Contributed by Helen Gilbert.
A popular diabetes specialist nurse has hung up her uniform for the last time after serving 48 years with the NHS.
Dolly Gilbert, 68, from Horley, began working as a nurse at the age of 20 when her wages were just £36 a month.
The medical worker, who is married to former supermarket department manager Barrie, with whom she shares two grown-up daughters, retired on Thursday January 31.
“I’ll miss my colleagues and patients very much,” she said. “It’s the end of an era.”
Dolly, who originally hails from Guyana in South America, arrived in the UK on Christmas Eve in 1970. She rejected a student nurse placement in Brooklyn, New York in favour of Dorking Hospital, and within 18 months had qualified as a state enrolled nurse before quickly rising through the ranks to Registered General Nurse and Registered Nurse Child Brand grades.
The keen table tennis player, who represents Crawley-based club the Foresters, met her husband in 1972 before giving birth to her first daughter in 1975.
“Back then there wasn’t very much maternity leave,” Dolly recalled. “I went back to work when my first child was six weeks old, and three months after my second daughter was born. I changed my shifts from days to nights so that I could look after them.”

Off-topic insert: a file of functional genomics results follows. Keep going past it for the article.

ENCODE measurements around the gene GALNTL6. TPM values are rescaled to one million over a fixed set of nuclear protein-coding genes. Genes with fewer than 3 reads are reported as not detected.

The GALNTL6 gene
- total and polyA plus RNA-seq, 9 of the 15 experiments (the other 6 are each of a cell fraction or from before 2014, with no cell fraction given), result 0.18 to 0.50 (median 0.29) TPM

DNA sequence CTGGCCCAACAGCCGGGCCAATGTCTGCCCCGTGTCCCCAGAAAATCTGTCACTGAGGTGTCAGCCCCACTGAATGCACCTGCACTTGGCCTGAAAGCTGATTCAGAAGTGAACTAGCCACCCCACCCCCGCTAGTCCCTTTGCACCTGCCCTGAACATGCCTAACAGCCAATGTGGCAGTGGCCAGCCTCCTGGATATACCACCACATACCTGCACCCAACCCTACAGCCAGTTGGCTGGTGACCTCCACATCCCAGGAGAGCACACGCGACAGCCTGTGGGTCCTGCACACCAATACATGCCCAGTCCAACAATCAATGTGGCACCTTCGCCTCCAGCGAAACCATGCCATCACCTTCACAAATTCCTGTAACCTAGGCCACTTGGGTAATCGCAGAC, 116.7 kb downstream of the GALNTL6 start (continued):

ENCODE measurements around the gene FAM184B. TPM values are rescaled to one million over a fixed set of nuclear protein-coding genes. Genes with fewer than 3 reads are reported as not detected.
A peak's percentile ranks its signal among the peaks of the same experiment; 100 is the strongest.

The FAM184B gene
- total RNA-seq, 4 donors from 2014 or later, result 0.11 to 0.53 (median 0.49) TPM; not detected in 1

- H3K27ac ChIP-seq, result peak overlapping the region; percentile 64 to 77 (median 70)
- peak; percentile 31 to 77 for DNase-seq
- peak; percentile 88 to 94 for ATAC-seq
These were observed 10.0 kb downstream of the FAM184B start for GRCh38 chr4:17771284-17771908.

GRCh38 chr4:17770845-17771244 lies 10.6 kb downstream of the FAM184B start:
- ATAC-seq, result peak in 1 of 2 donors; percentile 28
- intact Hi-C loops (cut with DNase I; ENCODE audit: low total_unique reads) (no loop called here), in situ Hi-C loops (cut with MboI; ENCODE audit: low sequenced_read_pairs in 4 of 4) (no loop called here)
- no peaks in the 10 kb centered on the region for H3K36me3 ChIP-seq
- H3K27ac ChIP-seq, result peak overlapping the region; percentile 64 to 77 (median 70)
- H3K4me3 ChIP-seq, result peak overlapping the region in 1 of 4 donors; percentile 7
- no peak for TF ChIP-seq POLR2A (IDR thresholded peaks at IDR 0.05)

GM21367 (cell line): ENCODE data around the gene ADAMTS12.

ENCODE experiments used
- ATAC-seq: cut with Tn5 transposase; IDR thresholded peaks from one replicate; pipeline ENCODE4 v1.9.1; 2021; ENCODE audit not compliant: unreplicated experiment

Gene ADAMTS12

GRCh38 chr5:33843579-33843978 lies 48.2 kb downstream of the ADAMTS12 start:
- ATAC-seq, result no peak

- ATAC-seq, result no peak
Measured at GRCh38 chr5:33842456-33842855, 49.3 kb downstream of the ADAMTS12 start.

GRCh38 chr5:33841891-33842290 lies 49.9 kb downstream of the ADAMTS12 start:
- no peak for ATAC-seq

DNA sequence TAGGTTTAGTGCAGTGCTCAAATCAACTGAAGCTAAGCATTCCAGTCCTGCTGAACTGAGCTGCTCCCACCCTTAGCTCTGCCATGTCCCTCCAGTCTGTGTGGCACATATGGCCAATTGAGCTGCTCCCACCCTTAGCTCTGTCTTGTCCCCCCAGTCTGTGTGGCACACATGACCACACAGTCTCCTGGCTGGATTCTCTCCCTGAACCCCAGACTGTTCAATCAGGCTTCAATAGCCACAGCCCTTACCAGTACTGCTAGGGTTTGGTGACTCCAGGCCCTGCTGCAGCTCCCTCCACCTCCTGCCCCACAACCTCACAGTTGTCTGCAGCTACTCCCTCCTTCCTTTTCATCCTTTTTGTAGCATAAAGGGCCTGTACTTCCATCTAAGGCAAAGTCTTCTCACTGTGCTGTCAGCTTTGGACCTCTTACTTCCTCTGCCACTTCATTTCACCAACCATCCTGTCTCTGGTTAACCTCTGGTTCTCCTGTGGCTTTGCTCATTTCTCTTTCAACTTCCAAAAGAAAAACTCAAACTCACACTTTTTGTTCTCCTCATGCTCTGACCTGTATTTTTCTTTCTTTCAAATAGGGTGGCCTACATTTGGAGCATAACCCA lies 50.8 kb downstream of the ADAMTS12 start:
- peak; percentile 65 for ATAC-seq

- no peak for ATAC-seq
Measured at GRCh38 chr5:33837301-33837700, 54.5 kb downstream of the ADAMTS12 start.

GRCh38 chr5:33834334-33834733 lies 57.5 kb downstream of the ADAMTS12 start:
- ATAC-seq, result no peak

During the 1990s, Dolly worked as a sister on the children’s ward at Crawley Hospital before specialising in paediatric and adolescent diabetes 19 years ago. In 2016 her diabetes team was a finalist in the BMJ Awards, which recognise the inspirational work done by doctors and their teams in the NHS and private practice.
“Dolly always went above and beyond to make a difference, especially showing empathy and compassion to the children and young people she cared for at the hospital,”
Jane Dickson, chief nurse at Surrey and Sussex Healthcare NHS Trust, said: “She was a valuable and inspirational member of staff, who will be greatly missed by the teams she worked with. We would like to thank Dolly for her commitment to care and wish her all the best in her retirement.”
Dolly, who has volunteered at her local Oxfam shop for the past 30 years, and will now also assist charity Grocery Aid in her spare time, added: “I’ve always enjoyed helping people and have met some lovely families over the years.
“I’m so touched by all the thank you letters and the kind messages I’ve received. Some patients have said they don’t want me to leave but I feel like it’s finally time for me to go.
“I’ll really miss everyone but I’m looking forward to travelling a lot more, playing more table tennis and bowls and spending more time in the garden.”